A 17-metre long ship traverses the hall, suspended. As if emerging from the ocean floor, it unloads hundreds of books sealed in beeswax. This is the imagined vessel steered by Dapunta Hyang Sri Jayanasa, the first Malay king of the 7th century Srivijayan Empire. Alongside, portraits of Mak Yong (ancient Malay opera) performers are featured as living witnesses to a history cast in darkness.
Zai Kuning’s synthesis of forgotten histories and disappearing traditions is “full of magic, mystery and beauty” (Karim Raslan, South China Morning Post). As the first contemporary visual artwork to ambitiously uncover and interpret ancient regional history, the vessel and its variations have been exhibited in Ota Fine Arts (Singapore, 2014), Institute of Contemporary Arts (ICA) (Singapore, 2014), Esplanade – Theatres on the Bay (Singapore, 2015), Art Basel Hong Kong (2015), Palais de Tokyo (Paris, 2015), and the 57th Venice Biennale (2017).
This is the homecoming of the highly acclaimed work to T:>Works, which supported Zai Kuning from as early as 2001 in his explorations of Orang Laut culture. Audience members can expect to gain fuller insights into a 20-year long journey that has taken the artist to encounter the orang laut (sea people), Mak Yong performers, and the lost world of the Malay kingdom. A performance with musician Mike Cooper will breathe life to a new film, “Chronicles of Amnesia”, that captures Zai’s extraordinary sojourn. Archaeologist John N. Miksic and art historian T. K. Sabapathy will each give a lecture on the geographical, historical, cultural, and artistic symbols that exist in Dapunta Hyang’s world.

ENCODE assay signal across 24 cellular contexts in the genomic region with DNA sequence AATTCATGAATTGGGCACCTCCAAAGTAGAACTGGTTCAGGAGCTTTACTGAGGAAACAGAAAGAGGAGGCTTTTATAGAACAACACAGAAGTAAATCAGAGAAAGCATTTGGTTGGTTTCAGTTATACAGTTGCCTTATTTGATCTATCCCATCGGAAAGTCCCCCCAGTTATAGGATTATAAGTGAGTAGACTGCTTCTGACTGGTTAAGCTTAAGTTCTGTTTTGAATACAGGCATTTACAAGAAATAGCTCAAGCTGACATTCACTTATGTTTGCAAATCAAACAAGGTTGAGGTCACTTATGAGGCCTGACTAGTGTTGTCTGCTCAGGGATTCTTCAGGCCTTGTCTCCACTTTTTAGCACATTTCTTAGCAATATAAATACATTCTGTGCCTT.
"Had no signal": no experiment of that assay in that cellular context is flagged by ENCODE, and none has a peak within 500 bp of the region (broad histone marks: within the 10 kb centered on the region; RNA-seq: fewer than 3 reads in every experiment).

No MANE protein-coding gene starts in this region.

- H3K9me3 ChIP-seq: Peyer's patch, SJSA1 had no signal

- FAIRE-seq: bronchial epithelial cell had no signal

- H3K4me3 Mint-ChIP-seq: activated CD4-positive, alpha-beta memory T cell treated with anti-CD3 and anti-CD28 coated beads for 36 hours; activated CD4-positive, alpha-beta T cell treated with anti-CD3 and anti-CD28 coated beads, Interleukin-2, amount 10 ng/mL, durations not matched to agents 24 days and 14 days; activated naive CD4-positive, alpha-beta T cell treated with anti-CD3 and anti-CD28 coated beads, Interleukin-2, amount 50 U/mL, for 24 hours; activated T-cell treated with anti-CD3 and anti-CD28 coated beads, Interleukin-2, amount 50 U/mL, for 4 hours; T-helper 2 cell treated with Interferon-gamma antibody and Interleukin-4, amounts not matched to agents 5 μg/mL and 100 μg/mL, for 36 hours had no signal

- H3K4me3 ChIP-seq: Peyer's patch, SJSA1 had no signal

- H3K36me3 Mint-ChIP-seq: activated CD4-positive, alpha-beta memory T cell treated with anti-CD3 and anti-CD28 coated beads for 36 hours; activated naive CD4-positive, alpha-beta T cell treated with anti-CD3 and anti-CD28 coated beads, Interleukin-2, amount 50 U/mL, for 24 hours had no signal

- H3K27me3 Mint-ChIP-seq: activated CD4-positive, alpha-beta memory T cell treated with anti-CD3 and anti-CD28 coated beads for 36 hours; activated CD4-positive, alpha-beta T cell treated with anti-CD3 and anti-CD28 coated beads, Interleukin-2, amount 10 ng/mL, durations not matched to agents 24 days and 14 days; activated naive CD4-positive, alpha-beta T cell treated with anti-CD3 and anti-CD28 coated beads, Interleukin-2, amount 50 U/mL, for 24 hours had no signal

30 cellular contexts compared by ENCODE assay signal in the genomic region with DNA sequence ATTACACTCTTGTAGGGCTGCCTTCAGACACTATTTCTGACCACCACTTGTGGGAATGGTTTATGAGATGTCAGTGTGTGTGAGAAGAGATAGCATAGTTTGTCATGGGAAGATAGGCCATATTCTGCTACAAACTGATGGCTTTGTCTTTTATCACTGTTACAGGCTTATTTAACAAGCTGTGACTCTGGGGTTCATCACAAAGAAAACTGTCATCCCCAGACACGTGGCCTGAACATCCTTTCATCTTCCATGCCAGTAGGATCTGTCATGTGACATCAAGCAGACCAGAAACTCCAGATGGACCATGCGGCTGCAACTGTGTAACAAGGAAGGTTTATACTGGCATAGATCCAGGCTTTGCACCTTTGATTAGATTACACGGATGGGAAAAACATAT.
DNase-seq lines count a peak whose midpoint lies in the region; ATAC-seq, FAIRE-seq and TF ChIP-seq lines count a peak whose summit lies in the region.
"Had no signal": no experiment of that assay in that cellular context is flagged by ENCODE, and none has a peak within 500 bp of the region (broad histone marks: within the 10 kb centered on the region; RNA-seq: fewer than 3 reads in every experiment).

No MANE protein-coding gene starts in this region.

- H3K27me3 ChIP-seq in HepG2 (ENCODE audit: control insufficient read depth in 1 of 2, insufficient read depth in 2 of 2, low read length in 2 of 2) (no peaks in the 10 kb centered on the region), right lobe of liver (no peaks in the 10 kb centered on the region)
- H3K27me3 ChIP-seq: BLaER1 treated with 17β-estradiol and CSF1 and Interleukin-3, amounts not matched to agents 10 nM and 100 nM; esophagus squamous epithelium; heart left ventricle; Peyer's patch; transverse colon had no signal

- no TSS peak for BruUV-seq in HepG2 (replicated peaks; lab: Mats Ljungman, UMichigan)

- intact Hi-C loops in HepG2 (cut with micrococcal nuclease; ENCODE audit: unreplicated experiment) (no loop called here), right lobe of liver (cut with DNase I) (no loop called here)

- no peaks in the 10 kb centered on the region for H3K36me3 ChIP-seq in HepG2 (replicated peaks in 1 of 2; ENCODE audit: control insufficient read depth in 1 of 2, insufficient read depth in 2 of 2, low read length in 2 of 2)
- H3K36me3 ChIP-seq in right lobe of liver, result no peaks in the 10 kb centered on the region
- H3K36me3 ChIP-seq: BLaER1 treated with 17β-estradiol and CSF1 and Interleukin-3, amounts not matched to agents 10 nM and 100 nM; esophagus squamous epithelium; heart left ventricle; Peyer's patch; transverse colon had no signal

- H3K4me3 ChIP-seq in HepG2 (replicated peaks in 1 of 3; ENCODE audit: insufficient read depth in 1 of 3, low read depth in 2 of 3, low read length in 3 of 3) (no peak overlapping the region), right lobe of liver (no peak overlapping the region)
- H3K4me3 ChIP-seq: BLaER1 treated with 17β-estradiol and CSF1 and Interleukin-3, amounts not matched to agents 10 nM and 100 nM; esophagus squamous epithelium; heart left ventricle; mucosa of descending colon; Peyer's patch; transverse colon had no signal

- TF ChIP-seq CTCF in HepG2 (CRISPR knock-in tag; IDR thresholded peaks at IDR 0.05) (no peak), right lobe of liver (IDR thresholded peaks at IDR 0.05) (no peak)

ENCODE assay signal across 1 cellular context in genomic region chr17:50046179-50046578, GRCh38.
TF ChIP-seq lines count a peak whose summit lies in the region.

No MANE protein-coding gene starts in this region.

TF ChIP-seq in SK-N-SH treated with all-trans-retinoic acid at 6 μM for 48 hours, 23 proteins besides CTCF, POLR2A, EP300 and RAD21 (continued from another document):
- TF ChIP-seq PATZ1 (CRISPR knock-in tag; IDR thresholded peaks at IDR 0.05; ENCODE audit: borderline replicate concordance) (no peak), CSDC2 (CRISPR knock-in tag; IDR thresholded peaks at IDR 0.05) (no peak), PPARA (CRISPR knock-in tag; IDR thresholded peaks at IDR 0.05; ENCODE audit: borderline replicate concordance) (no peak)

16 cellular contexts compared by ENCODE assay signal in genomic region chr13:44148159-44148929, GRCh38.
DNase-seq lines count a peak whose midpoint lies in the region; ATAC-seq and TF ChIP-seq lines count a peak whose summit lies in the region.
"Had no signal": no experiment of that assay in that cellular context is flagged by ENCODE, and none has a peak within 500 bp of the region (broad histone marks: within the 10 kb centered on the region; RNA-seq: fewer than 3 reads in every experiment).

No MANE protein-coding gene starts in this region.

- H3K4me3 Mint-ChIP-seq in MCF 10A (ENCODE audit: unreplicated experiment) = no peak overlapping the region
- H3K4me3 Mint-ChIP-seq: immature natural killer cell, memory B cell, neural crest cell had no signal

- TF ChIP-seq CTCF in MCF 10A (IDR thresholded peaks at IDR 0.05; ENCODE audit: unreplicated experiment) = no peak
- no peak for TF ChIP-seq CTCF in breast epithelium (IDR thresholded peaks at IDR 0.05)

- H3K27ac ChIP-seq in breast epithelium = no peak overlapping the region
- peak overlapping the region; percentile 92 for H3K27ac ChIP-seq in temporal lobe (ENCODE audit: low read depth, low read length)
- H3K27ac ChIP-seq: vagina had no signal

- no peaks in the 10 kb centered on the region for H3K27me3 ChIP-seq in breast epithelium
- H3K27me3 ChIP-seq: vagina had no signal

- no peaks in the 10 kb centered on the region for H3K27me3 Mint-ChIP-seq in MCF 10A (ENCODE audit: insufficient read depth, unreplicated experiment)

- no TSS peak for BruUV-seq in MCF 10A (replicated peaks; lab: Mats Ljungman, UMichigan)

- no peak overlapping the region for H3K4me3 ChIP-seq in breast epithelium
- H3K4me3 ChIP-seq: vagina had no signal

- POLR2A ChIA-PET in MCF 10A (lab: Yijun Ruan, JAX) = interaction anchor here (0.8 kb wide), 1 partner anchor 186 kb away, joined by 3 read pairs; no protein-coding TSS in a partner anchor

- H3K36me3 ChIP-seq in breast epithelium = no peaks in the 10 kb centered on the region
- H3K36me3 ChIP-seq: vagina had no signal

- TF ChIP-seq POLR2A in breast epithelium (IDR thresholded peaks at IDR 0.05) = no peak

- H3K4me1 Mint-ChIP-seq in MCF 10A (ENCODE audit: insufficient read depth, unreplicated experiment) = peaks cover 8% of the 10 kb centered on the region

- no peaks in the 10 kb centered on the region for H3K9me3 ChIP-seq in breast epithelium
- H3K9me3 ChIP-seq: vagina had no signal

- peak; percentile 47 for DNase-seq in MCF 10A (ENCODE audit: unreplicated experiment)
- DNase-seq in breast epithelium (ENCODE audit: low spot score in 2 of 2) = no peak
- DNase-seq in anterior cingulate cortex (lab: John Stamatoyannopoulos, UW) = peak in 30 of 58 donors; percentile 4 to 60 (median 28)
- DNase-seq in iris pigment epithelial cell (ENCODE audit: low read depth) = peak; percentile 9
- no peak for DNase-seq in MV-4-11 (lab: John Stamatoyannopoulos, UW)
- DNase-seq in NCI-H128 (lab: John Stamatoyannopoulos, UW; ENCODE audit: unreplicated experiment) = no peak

T:>Works is proud to present this exceptional work that communicates the urgent need to resurface questions on how knowledge has been transmitted, manipulated and directed across time and space to inform us of our present realities.